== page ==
More NonSense: The Big One

Crisis on Infinite Earths #7
According to the law of diminishing marginal returns, this plot device would inevitably
get less traction with repetition. From Crisis on Infinite Earths #7 © DC Entertainment
Tim O'Neil blogs about the mother of all superhero crossovers, over here, here, here, here, here, here, here... Along the way he tackles the history of the company-wide crossover, the incomprehensibility of continuity, the persistence of the DC multiverse, the impermanence of death, the fluid identity of intellectual properties, the hold of nostalgia over the fan, and Crisis' own dubious legacy. In short, almost everything there is to say about it.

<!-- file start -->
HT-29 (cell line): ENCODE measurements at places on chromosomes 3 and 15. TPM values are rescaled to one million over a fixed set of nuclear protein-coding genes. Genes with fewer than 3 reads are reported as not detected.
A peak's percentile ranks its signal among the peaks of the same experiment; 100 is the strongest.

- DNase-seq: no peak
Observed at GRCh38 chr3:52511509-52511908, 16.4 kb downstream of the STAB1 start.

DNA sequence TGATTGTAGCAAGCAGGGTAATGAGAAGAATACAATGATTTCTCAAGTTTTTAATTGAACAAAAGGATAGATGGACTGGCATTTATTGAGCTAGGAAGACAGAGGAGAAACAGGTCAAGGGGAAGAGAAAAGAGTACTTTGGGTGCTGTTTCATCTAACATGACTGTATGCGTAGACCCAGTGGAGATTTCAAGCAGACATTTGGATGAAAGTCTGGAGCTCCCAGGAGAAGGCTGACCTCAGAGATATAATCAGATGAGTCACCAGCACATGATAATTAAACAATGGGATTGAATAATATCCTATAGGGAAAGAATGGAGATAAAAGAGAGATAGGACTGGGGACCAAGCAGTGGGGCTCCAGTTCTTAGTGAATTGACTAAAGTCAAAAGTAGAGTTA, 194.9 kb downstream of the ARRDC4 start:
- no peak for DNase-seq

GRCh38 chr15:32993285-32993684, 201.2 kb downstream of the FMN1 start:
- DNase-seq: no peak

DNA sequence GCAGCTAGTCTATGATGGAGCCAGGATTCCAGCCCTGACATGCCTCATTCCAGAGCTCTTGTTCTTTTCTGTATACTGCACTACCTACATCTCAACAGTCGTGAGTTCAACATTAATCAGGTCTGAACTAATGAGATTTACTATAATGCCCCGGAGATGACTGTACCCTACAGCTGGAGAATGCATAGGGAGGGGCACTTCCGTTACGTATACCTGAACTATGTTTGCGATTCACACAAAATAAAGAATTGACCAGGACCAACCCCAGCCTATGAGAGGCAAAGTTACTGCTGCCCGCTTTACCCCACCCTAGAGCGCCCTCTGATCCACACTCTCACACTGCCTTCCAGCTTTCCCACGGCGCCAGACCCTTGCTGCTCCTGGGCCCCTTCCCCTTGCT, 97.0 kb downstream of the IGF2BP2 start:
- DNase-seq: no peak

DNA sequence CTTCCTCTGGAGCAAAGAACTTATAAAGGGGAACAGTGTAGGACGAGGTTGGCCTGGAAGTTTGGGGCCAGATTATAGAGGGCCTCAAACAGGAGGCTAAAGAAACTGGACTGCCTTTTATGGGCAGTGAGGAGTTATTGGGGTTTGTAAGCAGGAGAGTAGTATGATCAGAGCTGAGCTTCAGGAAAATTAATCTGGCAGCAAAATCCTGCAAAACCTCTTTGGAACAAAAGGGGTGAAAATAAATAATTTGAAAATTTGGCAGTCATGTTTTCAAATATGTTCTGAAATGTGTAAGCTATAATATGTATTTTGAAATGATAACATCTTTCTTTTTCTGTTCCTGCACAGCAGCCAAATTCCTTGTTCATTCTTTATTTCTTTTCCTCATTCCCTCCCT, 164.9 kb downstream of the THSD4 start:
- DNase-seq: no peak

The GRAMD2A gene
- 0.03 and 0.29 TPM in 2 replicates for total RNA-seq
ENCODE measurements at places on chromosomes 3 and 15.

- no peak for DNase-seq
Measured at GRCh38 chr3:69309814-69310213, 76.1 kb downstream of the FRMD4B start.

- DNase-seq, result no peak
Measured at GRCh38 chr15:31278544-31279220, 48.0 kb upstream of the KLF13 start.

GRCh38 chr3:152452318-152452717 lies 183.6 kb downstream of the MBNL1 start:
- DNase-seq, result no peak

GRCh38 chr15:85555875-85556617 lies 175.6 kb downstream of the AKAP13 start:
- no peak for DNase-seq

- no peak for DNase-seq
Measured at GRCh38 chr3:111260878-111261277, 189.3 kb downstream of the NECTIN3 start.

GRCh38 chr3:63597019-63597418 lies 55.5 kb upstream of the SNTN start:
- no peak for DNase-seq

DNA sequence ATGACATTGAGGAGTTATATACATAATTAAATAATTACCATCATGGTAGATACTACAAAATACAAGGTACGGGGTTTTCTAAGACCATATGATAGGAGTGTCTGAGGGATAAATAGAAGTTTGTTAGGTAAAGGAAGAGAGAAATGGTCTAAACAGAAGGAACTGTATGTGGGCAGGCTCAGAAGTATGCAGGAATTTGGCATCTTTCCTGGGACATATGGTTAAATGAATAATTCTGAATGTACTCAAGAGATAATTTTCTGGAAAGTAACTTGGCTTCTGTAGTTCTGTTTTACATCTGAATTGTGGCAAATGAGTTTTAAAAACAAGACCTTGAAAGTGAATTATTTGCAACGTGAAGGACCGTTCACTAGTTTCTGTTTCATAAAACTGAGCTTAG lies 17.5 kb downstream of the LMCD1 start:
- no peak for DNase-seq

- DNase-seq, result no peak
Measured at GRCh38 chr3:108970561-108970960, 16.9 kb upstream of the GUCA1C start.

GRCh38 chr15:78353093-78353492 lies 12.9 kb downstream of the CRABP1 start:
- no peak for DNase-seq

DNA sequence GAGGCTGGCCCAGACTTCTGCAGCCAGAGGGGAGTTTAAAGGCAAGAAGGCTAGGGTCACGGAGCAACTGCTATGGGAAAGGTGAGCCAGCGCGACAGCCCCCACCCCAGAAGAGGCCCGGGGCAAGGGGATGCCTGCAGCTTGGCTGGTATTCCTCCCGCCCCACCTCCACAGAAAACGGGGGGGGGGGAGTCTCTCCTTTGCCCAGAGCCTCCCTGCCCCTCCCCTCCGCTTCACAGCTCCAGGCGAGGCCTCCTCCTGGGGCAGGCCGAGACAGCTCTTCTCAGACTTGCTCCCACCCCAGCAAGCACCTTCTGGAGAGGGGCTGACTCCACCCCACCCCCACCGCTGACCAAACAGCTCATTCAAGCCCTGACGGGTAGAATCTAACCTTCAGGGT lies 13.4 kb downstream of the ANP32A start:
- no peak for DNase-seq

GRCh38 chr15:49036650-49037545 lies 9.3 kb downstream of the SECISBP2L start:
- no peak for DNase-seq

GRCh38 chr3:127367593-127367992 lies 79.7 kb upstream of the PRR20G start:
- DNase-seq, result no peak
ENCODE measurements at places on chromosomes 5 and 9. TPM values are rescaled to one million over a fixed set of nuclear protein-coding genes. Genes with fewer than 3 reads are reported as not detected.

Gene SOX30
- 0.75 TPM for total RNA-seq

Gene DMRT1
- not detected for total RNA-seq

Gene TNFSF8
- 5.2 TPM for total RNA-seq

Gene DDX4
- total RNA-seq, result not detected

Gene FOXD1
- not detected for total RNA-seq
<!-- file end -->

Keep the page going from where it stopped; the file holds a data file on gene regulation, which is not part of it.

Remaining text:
Elsewhere, he explains how Grant Morrison (and everyone else) just doesn't get how Fascism actually works in Jack Kirby's opus the Fourth World when examining the writer's often discussed crossover .

Charles Hatfield tackles Crisis' one true spiritual successor, , where he's not as affectionate as Tim towards the continuity porn and nostalgic indulgence that predominates, now that publishers are very dependent on decades-old properties and older fans. I suppose that where someone stands with regard to the big crossovers of the Eighties ( anyone?) is one useful way to categorize the loyalties of present-day fandom.

For those who just can't get enough of classic crossover trivia, there's always blogs like DC Multiverse.